The ' Cathedral ' By Raymond Carver

1294 Words6 Pages
Most of us live our life without truly living. We follow the path handed down from generations of social conformity. We are taught to aspire to a marriage, house full of descendants, and stable job that supports the aforementioned. Besides the majority leading a constraining lifestyle, there are few who sincerely enjoy their lives and celebrate their individuality. The renowned psychologist Abraham Maslow discusses that people live a fulfilling life because of self-actualization in his study “Self-Actualization and Beyond” in 1967. He notes that with self-awareness, a person “comes to know what [their] destiny is, who [their] wife or husband will be, what [their] mission in life will be” (Maslow 440). In the cases of those who aren’t aware…show more content…
The narrator chooses to hold himself back from achieving any progression towards self-actualization with making close-minded judgments in regards to his wife’s blind friend Robert, such as “Was [Roberts] wife a Negro” (Carver 301) and “But [Robert] didn’t use a cane and he didn’t wear dark glasses” (Carver 303). These are clear indications that the narrator has kept his mind closed to keep himself safe whilst choosing to hinder his progression to actualization by “being afraid.” The absence of interests in the narrator is another prevention of progression that Maslow advised against in his eighth behavior to self-actualization:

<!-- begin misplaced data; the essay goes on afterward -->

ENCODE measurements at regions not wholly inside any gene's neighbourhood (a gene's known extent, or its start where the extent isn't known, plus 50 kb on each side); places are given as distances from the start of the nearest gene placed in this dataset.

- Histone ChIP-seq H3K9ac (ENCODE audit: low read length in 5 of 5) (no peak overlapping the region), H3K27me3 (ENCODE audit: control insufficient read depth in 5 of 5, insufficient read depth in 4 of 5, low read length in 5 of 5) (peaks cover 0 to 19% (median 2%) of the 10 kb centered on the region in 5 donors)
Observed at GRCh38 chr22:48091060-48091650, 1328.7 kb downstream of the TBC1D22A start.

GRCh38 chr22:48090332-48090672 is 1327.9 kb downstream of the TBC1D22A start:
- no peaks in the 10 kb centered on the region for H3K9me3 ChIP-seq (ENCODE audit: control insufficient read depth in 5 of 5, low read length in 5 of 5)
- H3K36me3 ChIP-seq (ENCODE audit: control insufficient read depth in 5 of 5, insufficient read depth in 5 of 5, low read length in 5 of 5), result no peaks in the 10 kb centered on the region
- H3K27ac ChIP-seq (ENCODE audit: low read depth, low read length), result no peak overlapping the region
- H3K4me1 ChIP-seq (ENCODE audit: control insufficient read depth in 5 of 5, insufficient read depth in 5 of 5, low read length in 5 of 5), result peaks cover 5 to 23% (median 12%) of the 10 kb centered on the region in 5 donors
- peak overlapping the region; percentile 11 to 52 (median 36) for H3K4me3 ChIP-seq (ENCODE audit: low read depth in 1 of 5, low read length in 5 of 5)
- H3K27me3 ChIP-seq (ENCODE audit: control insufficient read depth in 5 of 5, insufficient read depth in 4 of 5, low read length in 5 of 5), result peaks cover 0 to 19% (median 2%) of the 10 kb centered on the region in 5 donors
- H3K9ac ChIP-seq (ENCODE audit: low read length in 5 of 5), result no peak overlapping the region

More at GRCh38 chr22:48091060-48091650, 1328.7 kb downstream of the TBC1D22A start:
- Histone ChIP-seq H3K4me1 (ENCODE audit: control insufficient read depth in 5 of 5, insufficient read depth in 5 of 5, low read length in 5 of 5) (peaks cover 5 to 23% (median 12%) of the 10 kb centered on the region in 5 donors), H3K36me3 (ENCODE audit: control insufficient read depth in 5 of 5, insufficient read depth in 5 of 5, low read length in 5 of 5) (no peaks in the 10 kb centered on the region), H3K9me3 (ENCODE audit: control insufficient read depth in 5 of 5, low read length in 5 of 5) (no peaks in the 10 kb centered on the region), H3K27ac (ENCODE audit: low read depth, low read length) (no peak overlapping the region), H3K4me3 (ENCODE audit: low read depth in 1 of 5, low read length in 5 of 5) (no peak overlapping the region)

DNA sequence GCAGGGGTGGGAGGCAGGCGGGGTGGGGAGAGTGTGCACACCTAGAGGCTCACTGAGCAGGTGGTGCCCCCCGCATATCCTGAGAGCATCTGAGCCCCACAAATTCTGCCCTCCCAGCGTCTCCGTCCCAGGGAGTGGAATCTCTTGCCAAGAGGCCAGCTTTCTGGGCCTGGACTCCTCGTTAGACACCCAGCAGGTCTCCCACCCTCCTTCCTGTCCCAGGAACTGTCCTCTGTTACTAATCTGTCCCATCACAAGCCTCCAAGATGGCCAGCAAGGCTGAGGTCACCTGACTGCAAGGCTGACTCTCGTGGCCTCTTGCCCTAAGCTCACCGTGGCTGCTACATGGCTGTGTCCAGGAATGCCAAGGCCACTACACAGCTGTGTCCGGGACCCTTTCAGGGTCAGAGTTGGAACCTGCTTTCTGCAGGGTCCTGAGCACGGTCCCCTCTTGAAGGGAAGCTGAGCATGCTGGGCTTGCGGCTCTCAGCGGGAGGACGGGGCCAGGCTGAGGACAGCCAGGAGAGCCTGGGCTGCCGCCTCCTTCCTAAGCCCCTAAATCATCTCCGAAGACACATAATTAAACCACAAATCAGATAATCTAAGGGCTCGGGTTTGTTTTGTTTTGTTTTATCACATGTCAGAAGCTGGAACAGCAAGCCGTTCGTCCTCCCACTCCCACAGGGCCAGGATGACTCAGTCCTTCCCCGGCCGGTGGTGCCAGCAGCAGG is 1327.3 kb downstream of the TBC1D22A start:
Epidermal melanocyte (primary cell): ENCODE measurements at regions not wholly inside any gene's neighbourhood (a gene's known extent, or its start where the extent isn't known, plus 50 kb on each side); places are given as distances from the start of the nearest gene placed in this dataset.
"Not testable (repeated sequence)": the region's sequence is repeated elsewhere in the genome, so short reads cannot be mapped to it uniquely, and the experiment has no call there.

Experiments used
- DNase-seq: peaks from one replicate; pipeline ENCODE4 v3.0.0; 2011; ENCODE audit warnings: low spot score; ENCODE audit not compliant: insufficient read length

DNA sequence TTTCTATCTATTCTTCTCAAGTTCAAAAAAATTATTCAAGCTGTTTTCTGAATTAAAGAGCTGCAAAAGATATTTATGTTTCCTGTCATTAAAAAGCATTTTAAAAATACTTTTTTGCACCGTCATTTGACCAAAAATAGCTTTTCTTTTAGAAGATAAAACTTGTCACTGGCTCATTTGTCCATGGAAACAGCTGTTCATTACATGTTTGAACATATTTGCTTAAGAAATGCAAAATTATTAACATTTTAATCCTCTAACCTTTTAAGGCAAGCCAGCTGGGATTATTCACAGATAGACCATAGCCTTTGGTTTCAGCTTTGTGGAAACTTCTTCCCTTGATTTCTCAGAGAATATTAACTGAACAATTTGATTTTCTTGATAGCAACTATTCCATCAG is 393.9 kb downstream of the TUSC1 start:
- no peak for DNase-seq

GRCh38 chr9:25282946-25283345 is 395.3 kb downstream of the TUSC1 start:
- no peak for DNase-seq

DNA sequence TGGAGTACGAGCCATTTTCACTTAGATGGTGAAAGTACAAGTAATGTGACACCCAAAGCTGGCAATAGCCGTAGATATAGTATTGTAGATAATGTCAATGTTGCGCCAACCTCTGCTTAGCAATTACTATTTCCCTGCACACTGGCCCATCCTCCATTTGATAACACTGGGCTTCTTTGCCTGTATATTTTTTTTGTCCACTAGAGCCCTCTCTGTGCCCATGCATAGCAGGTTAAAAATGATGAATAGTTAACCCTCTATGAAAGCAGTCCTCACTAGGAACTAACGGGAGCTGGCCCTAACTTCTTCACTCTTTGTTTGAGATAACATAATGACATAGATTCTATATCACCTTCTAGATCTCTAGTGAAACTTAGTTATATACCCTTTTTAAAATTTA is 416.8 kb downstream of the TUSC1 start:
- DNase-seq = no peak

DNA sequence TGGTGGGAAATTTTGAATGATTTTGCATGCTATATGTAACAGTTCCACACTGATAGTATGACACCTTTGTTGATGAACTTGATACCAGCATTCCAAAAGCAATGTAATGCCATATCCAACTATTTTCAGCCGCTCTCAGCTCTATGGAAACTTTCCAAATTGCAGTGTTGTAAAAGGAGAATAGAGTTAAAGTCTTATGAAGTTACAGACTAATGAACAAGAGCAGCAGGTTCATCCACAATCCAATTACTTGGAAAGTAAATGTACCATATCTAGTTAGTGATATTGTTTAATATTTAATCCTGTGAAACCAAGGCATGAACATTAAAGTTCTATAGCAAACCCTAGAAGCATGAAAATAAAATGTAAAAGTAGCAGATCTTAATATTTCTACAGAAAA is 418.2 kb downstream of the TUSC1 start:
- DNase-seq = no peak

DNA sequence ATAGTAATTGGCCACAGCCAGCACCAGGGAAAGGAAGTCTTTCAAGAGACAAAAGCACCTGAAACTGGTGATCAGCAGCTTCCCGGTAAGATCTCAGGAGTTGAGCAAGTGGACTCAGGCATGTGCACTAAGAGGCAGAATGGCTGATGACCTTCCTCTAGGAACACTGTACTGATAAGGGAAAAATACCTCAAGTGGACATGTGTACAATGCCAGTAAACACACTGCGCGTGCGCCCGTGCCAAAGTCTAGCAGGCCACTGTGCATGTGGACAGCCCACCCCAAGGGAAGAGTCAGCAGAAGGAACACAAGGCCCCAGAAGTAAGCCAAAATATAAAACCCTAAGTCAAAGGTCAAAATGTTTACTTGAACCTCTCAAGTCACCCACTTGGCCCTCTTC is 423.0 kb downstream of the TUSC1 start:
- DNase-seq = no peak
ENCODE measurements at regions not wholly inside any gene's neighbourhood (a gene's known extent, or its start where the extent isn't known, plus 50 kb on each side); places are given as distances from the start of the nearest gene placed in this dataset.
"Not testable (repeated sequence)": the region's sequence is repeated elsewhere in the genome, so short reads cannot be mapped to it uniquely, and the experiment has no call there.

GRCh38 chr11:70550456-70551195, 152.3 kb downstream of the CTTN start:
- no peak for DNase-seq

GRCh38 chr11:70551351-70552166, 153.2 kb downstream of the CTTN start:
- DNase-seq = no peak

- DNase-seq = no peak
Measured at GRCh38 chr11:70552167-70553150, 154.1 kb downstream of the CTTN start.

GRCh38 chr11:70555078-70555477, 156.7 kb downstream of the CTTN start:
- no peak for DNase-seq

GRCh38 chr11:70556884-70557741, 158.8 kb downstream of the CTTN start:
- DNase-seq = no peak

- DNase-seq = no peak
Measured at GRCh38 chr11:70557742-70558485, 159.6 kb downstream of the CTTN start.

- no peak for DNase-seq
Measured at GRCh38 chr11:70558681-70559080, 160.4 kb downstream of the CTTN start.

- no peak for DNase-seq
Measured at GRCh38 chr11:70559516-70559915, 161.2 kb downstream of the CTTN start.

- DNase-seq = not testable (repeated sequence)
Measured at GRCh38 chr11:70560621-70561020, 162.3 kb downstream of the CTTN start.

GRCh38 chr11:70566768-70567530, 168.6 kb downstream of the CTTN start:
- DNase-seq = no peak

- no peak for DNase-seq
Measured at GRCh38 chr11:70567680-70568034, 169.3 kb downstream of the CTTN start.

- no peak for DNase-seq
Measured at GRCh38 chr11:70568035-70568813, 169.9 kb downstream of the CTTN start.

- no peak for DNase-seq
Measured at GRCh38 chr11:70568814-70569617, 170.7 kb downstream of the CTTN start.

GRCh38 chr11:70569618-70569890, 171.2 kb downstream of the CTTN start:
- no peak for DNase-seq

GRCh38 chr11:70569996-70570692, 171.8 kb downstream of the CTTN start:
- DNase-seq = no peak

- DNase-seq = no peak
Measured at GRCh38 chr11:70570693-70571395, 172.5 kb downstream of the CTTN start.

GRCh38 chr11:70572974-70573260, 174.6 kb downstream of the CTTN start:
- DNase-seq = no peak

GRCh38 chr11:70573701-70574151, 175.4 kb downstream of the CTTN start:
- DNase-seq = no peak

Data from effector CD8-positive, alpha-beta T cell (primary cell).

“finding out who one is, what he is, what he likes, what he doesn’t like, what is good for him and what bad, where he is going and what his mission is – opening oneself up to himself […] It means identifying defenses, and after defenses have been identified, it means finding the courage to give them up.”
The narrator has yet to indulge in any activities, like a sport or hobby, to give full concentration to, to explore his likes and dislikes. His defenses were possibly taught through the “introjected voice of the Establishment, […] or of tradition,” (Maslow 439) to live a quiet life with a stable job, a woman in his home, and basic necessities. The narrator’s environment enforced these social patterns to maintain

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